First impressions of Sri Lanka
I’d already completed a Projects Abroad teaching placement in 2016 and was looking for something different. I’m not the youngest volunteer in the world and I guess I’m trying to make up for lost time and I’ve been taking my year out/sabbatical about 28 years later than originally planned.
I’d been told that Sri Lanka was India’s ‘chilled out brother’ and I was expecting some sort of country escape. However, Colombo and the Galle Road are certainly not chilled out. I was hit in the face by the noise and the heat and the crazy driving experiences and impressive use of the vehicle horns, but you do grow to love these irritations.
Day to day life
My host family were wonderful and they are worth their weight in Sri Lankan gold. I ate some fantastic food and there was always plenty available, even if I kept saying I preferred a small breakfast. You are advised to build up your tolerance to spicy food and at least try and eat your food without the safety of a knife and fork.
Kalutara is a busy, but extremely friendly place. The school is amazing and I immediately fell in love with all the staff and children. My hands were bright red and this wasn’t due to the sun, it was because of the hundreds of high fives you are offered each morning. I lapped up my fifteen minutes of fame each day and signing autographs was a pretty unique experience.
The teaching was difficult at times, but I believe you should use this experience to challenge yourself and get out of your comfort zone. I think if I go back to Sri Lanka, I will try and learn more Sinhalese and try and prepare more activities for younger children. However, you can still make a huge difference to these children and you can always think of different English activities to get their attention. I managed to learn various nursery rhymes and ‘The wheels on the Bus go around and around’ will be in my head forever!!
Take a ten-minute stroll to the beach and you’re sure to get into a conversation with some local people, even if they are trying to sell you a tour or a tuk tuk ride in any direction. The beach was always quiet and a great place to sit and contemplate your next meal, or even tomorrow’s lesson activities.
The staff at Projects Abroad always try and create a family type atmosphere amongst the volunteers and we always got together on a Wednesday to complete workshops and social events. I can fondly remember a litter clearing workshop on a beach near Colombo. We cleared a massive amount of rubbish from the beach, but had to work in 30-degree heat and my bald head and neck got very sunburnt.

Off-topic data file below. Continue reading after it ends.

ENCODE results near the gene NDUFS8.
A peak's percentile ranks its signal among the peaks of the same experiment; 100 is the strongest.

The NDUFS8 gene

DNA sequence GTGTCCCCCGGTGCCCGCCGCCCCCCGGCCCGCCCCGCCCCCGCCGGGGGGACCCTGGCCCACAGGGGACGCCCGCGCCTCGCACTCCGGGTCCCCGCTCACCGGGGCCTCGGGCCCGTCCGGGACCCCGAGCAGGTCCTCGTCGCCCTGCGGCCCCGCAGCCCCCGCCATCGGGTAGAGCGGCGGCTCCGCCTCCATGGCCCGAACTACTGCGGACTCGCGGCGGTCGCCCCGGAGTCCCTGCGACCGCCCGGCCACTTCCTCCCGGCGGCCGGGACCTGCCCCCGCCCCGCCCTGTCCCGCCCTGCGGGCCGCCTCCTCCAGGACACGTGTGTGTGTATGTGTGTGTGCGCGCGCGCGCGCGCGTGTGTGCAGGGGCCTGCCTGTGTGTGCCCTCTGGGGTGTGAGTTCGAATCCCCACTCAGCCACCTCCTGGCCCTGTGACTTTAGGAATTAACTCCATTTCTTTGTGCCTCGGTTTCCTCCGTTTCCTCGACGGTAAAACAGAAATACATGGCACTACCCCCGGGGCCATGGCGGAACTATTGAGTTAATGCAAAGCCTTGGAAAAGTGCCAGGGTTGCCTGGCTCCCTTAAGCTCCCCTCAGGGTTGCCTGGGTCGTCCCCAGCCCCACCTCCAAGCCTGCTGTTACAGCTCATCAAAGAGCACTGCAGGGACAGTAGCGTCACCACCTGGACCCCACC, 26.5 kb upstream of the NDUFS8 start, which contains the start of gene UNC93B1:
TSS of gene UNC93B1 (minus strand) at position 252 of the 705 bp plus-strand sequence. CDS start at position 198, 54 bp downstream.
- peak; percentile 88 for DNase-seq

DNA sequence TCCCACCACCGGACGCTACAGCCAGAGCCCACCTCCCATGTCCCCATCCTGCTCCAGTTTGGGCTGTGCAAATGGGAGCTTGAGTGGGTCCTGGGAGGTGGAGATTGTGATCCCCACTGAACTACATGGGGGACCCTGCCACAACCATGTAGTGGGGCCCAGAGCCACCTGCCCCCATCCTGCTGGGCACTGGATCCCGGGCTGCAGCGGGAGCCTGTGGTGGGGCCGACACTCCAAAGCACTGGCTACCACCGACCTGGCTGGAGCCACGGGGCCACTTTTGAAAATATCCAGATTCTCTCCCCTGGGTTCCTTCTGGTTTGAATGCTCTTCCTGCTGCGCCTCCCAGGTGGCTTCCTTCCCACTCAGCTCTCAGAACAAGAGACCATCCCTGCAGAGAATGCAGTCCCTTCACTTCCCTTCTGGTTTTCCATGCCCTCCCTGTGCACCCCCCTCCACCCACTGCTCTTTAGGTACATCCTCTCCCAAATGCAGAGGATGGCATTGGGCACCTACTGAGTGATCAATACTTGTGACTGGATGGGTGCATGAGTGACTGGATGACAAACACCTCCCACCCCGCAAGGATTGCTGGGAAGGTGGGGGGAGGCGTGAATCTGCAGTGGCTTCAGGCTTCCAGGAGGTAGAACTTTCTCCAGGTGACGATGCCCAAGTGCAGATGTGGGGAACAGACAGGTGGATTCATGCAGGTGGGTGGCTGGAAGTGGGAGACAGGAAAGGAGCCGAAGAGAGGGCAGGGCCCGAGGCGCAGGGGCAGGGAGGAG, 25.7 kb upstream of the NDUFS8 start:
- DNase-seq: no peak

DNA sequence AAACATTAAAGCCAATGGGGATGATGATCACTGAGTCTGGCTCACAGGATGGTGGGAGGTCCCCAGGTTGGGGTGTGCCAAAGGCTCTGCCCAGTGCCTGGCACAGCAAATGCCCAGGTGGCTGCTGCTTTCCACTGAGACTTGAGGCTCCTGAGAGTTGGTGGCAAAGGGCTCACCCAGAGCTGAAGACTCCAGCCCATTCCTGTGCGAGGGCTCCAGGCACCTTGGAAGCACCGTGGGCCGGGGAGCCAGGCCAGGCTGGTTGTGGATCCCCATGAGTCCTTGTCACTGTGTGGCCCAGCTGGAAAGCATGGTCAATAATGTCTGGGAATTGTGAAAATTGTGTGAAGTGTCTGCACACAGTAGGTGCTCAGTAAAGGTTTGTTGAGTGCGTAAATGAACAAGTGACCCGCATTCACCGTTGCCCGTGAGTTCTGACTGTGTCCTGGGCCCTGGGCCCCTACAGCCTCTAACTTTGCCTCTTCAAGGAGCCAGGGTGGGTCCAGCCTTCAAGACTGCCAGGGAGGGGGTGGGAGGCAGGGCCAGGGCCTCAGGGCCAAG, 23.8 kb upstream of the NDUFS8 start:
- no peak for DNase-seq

One of the best things about the weekends, were the excursions that we organised amongst the other volunteers. We eventually realised that everywhere worth seeing in Sri Lanka is a seven-hour journey, whether you take the bus, train or a car. However, if you want to get to Ella, Horton Plains or Adam’s Peak, you’ll be rewarded by some spectacular sights.
I learnt a valuable lesson regarding my age and fitness levels, during our excursion to Adam’s Peak. I was determined to climb the 5000 steps in two hours and get to the top before sunrise. Whilst I achieved that aim, my legs were not happy with me and I struggled with stairs for a full week.
The train from Kandy to Ella is a wonderful experience, even if you get caught in the stampede for the train and don’t get a seat! The views are breath taking, even if it does take the obligatory seven hours to get there! I travelled to Ella independently, but it’s the sort of place where you can make new friends. I shared a drink or two with a lovely couple from Australia and I also talked to a man with ripped shorts and eventually realised he went to school with my cousin in a small school in Wales!!
I also valued the opportunity to spend some time with an organisation called Embark, who offer help to sick and homeless animals all around Sri Lanka. This country does have some challenges with street dogs, but Embark do a wonderful job and we enjoyed our time at an adoption event.
My thoughts about being a volunteer
I would recommend volunteer work with Projects Abroad to people of all ages. I was surrounded by lots of younger volunteers and I really admired their ability to adapt to a different county and to work hard at their different placements. In my view, you can travel around Sri Lanka and have a good time and this is a truly remarkable country. However, being a volunteer allows you to immerse yourself into the local culture. I feel so lucky to have stayed with my wonderful host family and to have had the opportunity to put smiles on the faces of the children at the local school. You still have plenty of opportunities to travel around the country and you soon get used to six-hour bus journeys, when you know you’re guaranteed to be arriving at a worthwhile destination
This is a personal account of one volunteer’s experience on the project and is a snapshot in time. Your experience may be different, as our projects are constantly adapting to local needs and building on accomplishments. Seasonal weather changes can also have a big impact. To find out more about what you can expect from this project we encourage you to speak to one of our friendly staff.